Ross spent his last days using his celebrity status in promotional work for casinos and other businesses. He remained with his second wife, Cathy Howlett, although they never had children. He was happy he reached the two goals he had set: reunite his family and become a world champion in boxing. He wrote an autobiography titled No Man Stands Alone.

He also remained loyal to his friend Jack Ruby and testified as a character witness on Ruby's behalf at his trial for killing Lee Harvey Oswald, who was under arrest for the shooting death of Dallas patrolman, J.D. Tippit.

Ross died in his hometown Chicago of throat cancer at the age of 57.

His relatives include Yuri Rasovsky, Solomon Rosowsky, Baruch Leib Rosowsky and Dana Sandra Wile.

HonorsEdit

Ross was inducted into the International Boxing Hall of Fame, the World Boxing Hall of Fame, the Chicagoland Sports Hall of Fame, the International Jewish Sports Hall of Fame[8] and the National Jewish Sports Hall of Fame in 1997.[9] He was inducted into the Marine Corps Sports Hall of Fame in the Class of 2006.[10]

The Aleph Zadik Aleph chapter located in Chicago's south suburbs (primarily in Flossmoor, Homewood, and Olympia Fields), is named in his honor.



Professional boxing recordEdit

Professional record summary
79 fights 72 wins 4 losses
By knockout 22 0
By decision 50 4
Draws 3
No. Result Record Opponent Type Round, time Date Location Notes
79 Loss 72–4–3   Henry Armstrong UD 15 May 31, 1938   Madison Square Garden Bowl, Long Island City, Queens Lost The Ring and lineal welterweight titles
78 Win 72–3–3   Bobby Venner TKO 7 (10) Apr 25, 1938   Shrine Auditorium, Des Moines
77 Win 71–3–3   Henry Schaft TKO 4 (10) Apr 04, 1938   Armory, Minneapolis
76 Win 70–3–3   Ceferino Garcia UD 15 Sep 23, 1937   Polo Grounds, New York Retained The Ring and lineal welterweight titles
75 Win 69–3–3   Al Manfredo NWS 10 Aug 09, 1937   Western League Baseball Park, Des Moines
74 Win 68–3–3   Jackie Burke KO 5 (10) Jun 27, 1937   Heinemann Park, New Orleans
73 Win 67–3–3   Chuck Woods KO 4 (10) Jun 17, 1937   Perry Stadium, Indianapolis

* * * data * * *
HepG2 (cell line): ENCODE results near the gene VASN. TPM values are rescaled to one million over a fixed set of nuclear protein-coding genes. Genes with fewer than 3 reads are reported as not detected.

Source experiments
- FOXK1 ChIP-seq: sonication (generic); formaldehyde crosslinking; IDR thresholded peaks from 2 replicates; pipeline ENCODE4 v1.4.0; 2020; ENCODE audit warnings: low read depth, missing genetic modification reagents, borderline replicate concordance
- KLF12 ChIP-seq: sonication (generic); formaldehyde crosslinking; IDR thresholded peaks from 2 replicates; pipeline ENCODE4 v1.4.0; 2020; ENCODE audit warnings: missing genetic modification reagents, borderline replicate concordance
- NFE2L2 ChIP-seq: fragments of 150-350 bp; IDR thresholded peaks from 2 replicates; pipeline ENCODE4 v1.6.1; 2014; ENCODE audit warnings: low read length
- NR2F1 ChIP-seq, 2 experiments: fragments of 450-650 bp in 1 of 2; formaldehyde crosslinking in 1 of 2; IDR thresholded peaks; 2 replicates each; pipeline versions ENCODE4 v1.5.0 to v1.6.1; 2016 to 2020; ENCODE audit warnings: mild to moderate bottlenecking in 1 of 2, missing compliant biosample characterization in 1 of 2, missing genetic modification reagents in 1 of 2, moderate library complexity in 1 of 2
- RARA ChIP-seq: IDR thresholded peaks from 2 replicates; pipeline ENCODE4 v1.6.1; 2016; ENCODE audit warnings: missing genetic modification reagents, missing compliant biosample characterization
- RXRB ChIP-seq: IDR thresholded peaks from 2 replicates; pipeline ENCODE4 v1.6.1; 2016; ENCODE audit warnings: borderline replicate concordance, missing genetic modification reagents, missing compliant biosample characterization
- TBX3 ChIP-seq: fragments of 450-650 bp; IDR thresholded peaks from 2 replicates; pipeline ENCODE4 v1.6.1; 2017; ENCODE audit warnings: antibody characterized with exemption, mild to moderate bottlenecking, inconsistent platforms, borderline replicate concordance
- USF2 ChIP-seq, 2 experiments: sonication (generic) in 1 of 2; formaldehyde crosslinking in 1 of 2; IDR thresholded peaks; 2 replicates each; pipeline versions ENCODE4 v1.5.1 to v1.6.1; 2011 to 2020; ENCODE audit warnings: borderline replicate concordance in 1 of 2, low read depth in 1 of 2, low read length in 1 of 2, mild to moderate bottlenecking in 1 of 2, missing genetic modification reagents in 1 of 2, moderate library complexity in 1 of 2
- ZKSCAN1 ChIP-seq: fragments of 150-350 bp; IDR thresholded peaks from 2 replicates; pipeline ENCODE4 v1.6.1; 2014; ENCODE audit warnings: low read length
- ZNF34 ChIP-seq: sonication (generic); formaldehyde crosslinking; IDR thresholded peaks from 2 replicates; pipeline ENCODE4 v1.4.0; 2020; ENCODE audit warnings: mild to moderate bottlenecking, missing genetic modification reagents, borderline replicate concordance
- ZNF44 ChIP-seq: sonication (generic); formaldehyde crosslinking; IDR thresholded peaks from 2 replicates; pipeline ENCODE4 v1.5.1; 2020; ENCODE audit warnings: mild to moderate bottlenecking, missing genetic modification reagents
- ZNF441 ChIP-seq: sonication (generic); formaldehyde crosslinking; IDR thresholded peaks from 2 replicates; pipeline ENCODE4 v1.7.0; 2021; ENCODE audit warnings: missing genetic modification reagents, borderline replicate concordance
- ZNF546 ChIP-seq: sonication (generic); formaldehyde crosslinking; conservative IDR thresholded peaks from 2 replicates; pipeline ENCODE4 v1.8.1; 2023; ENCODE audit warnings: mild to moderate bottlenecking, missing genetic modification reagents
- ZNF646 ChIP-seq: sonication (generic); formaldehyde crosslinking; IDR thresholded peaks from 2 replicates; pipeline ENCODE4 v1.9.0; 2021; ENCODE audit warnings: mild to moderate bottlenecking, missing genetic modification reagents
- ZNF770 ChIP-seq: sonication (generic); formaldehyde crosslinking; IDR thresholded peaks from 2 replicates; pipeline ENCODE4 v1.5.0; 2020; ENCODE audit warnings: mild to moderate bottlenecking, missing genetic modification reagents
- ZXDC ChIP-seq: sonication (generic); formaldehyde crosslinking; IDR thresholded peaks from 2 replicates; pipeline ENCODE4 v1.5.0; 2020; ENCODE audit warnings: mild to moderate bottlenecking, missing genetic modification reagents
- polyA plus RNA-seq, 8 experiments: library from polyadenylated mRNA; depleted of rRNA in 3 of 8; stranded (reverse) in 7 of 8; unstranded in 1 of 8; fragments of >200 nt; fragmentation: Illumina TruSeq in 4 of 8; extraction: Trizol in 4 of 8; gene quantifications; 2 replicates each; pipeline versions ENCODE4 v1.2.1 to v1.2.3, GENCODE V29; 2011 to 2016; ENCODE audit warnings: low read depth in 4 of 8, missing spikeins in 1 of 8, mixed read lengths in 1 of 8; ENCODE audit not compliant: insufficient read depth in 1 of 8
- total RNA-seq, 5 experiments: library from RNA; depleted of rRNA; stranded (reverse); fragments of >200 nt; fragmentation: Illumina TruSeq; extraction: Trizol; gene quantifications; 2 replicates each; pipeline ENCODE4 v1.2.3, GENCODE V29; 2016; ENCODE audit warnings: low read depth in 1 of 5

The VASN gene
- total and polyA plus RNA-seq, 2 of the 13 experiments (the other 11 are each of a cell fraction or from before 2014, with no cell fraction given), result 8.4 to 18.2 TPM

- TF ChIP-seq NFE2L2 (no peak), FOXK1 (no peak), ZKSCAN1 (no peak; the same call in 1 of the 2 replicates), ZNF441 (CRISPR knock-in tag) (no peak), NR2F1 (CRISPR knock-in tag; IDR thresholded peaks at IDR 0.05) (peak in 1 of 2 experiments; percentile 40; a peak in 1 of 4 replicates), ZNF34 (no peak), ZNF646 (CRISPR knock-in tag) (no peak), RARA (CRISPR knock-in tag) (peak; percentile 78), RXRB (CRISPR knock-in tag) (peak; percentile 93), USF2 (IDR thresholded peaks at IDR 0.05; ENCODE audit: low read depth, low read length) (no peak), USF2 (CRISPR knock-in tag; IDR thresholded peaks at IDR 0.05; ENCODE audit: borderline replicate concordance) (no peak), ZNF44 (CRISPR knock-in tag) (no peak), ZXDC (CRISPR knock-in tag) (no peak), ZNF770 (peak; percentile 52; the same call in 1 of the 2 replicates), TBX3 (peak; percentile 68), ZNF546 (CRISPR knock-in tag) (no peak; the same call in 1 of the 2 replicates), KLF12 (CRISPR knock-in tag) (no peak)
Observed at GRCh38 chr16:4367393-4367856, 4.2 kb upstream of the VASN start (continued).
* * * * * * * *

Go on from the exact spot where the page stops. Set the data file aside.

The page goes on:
72 Win 66–3–3   Al Manfredo PTS 10 Jan 29, 1937   Olympia Stadium, Detroit
71 Win 65–3–3   Izzy Jannazzo UD 15 Nov 27, 1936   Madison Square Garden, New York Stadium, Washington Retained The Ring and lineal welterweight titles
70 Win 64–3–3   Phil Furr UD 10 Jul 22, 1936   Griffith Stadium, Washington
69 Win 63–3–3   Morrie Sherman KO 2 (10) Jun 22, 1936   City Auditorium, Omaha
68 Win 62–3–3   Laddie Tonielli TKO 5 (10) Jun 10, 1936   State Fair Park, Milwaukee
67 Win 61–3–3   Chuck Woods TKO 5 (10) May 01, 1936   Jefferson County Armory, Louisville Retained The Ring and lineal welterweight titles
66 Win 60–3–3   Gordon Wallace MD 10 Mar 11, 1936   Arena, Vancouver
65 Win 59–3–3   Lou Halper TKO 8 (10) Jan 27, 1936   Convention Hall, Philadelphia
64 Win 58–3–3   Ceferino Garcia UD 10 Nov 29, 1935   Chicago Stadium, Chicago Retained The Ring and lineal welterweight titles
63 Win 57–3–3   Ceferino Garcia PTS 10 Sep 13, 1935   Dreamland Auditorium, San Francisco Retained The Ring and lineal welterweight titles
62 Win 56–3–3   Baby Joe Gans KO 2 (10) Sep 06, 1935   Multnomah Stadium, Portland
61 Win 55–3–3   Jimmy McLarnin UD 15 May 28, 1935   Civic Auditorium, Seattle Won The Ring lineal welterweight titles
60 Win 54–3–3   Henry Woods UD 12 Apr 09, 1935   Civic Auditorium, Seattle Retained lineal light welterweight title
59 Win 53–3–3   Frankie Klick UD 10 Jan 28, 1935   Municipal Stadium, Miami Retained lineal light welterweight title
58 Win 52–3–3   Bobby Pacho PTS 12 Dec 10, 1934   Public Hall, Cleveland Retained lineal light welterweight title
57 Loss 51–3–3   Jimmy McLarnin SD 15 Sep 17, 1934   Madison Square Garden Bowl, Long Island City, Queens Lost The Ring and lineal welterweight title
56 Win 51–2–3   Jimmy McLarnin SD 15 May 28, 1934   Madison Square Garden Bowl, Long Island City, Queens Won The Ring and lineal welterweight titles
55 Win 50–2–3   Bobby Pacho PTS 10 Mar 27, 1934   Olympic Auditorium, Los Angeles Retained lineal light welterweight title
54 Win 49–2–3   Kid Moro PTS 10 Mar 14, 1934   Auditorium, Oakland Retained lineal light welterweight title
53 Draw 48–2–3   Frankie Klick PTS 10 Mar 05, 1934   Civic Auditorium, San Francisco Retained lineal light welterweight title
52 Win 48–2–2   Pete Nebo PTS 12 Jan 24, 1934   Convention Hall, Kansas City Retained lineal light welterweight title
51 Win 47–2–2   Billy Petrolle UD 10 Jan 24, 1934   New York Coliseum, Bronx
50 Win 46–2–2   Sammy Fuller MD 10 Nov 17, 1933   Chicago Stadium, Chicago Retained lineal light welterweight title
49 Win 45–2–2   Tony Canzoneri SD 15 Sep 12, 1933   Polo Grounds, New York Retained The Ring and lineal lightweight titles
Retained lineal light welterweight title
48 Win 44–2–2   Johnny Farr TKO 6 (10) Jul 26, 1933   Convention Hall, Kansas City Retained lineal light welterweight title
47 Win 43–2–2   Tony Canzoneri MD 10 Jun 23, 1933   Chicago Stadium, Chicago Won The Ring and lineal lightweight titles
Won lineal light welterweight title
46 Win 42–2–2   Joe Ghnouly PTS 10 May 03, 1933   Arena, Saint Louis
45 Win 41–2–2   Billy Petrolle UD 10 Mar 22, 1933   Chicago Stadium, Chicago
44 Win 40–2–2   Tommy Grogan PTS 10 Feb 22, 1933   Washington Blvd. Auditorium, Chicago
43 Win 39–2–2   Johnny Datto KO 2 (10) Jan 30, 1933   Motor Square Garden, Pittsburgh